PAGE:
1st Edition

Re-thinking Mediations of Post-truth Politics and Trust Globality, Culture, Affect

Edited By Jayson Harsin Copyright 2024
    256 Pages 6 B/W Illustrations
    by Routledge

    This collection reaches beyond fake news and propaganda, misinformation, and charismatic liars, to explore the lesser-publicized cultural forms and practices that serve as a cultural infrastructure for post-truth society and politics.

    Situating post-truth in specific contexts as a site of contestation or crisis, the book critically explores it as a dynamic and shifting site around which political and cultural practices in specific contexts revolve and overlap. Through a breadth of perspectives, the volume considers a number of overlapping cultural and political developments across varying national and transnational contexts: changing technologies and practices of cultural production that sometimes shift and at other times reproduce authority of traditional institutional truth-tellers; seismic cultural changes in representations, values, and roles regarding gender, sexuality, race, and historical memory about them, as well as corresponding reactionary discourses in the "culture wars"; questions of authenticity, honesty, and power relations that combine many of the former shifts within an all-encompassing culture of (self-)promotional, attentional capitalism. These considerations lead scholars to focus on corresponding shifting cultural dynamics of popular truth-telling and (dis-)trust-making that inform political culture. In this more global view, post-truth becomes foremost an influentially anxious public mood about the struggles to secure or undermine publicly accepted facts.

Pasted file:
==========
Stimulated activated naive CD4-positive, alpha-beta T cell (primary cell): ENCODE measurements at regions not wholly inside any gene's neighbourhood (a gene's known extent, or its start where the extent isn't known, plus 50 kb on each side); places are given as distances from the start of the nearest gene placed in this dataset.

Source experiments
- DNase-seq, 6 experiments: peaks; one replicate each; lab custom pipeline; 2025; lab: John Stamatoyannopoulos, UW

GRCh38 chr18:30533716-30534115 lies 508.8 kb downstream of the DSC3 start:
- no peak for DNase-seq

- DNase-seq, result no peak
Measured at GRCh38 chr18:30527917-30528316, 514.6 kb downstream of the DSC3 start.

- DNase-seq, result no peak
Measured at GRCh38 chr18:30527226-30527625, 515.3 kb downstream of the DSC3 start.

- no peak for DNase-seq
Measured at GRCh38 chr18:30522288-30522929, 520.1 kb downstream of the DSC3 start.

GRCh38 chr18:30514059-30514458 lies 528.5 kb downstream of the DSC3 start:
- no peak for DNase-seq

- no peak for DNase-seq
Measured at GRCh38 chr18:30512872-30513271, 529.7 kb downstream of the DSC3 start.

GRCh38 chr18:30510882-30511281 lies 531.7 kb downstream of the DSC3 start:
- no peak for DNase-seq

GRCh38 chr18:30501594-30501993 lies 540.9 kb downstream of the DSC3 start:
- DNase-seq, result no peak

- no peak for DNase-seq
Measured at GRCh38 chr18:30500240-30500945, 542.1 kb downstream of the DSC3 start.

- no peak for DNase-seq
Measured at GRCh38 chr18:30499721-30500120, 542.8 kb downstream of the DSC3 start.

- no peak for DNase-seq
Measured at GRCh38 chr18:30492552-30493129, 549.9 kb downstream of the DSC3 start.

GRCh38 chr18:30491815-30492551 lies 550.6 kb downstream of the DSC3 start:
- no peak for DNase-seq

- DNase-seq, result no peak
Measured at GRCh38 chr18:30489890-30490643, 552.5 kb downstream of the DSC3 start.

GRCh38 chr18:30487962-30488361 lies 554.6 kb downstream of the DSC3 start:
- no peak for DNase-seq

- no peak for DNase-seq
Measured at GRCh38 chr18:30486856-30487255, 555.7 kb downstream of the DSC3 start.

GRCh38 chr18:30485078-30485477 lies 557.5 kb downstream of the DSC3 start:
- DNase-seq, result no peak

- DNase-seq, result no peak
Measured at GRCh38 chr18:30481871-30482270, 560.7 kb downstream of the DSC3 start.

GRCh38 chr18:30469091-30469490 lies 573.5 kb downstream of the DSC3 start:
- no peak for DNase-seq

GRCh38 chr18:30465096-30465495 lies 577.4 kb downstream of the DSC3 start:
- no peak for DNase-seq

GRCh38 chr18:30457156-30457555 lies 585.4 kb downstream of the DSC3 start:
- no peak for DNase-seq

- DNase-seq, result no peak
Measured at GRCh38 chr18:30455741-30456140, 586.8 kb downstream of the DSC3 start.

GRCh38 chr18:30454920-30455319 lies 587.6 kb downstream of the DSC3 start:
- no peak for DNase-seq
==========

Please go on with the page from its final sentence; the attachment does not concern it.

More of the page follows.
This nuanced and insightful collection will interest scholars and students of communication studies, media and cultural studies, media ethics, journalism, media literacy, sociology, anthropology, philosophy, and politics.

    1 Introduction: Post-truth as Globalizing Public Mood (Indefinite, Anxious, Dystopic)

    Jayson Harsin

    2 Media and the Restyling of Politics 20 Years On: A Note (March 2023)

    John Corner and Dick Pels

    3 The Post-truth of Rape

    Kathryn Claire Higgins and Sarah Banet-Weiser

    4 Wikiality Within the Manosphere: Namuwiki, Gender Equalism, and Antifeminist Disinformation in the Post-truth Era

    Jinsook Kim

    5 Redpilling and the Archaic Roots of Patriarchal Post-truth

    Jack Z. Bratich

    6 The Nordic Far Right and the Production of Gut Feelings

    Kaarina Nikunen

    7 Fake Mirror Selfies and the Reproduction of Generalized Cultural Distrust

    Hannah Westley

    8 Seeing Through the Fog of War: Assessing Epistemic Burden Around Cheapfakes and Deepfakes of Geopolitical Crisis

    Britt Paris

    9 The Truth About Influence

    Alison Hearn

    10 Post-truth in Turkey: Political Economy of Media and Articulations of Gender, Ethnicity and Nationalism

    Bilge Yesil and Ergin Bulut

    11 Ethno-Nationalist Drivers of the Indian Media Truth-Telling Crisis

    Aasim Khan and Insiyah Vahanvaty

    12 Rumoring as Contention in the Chinese Digital Sphere

    Jun Liu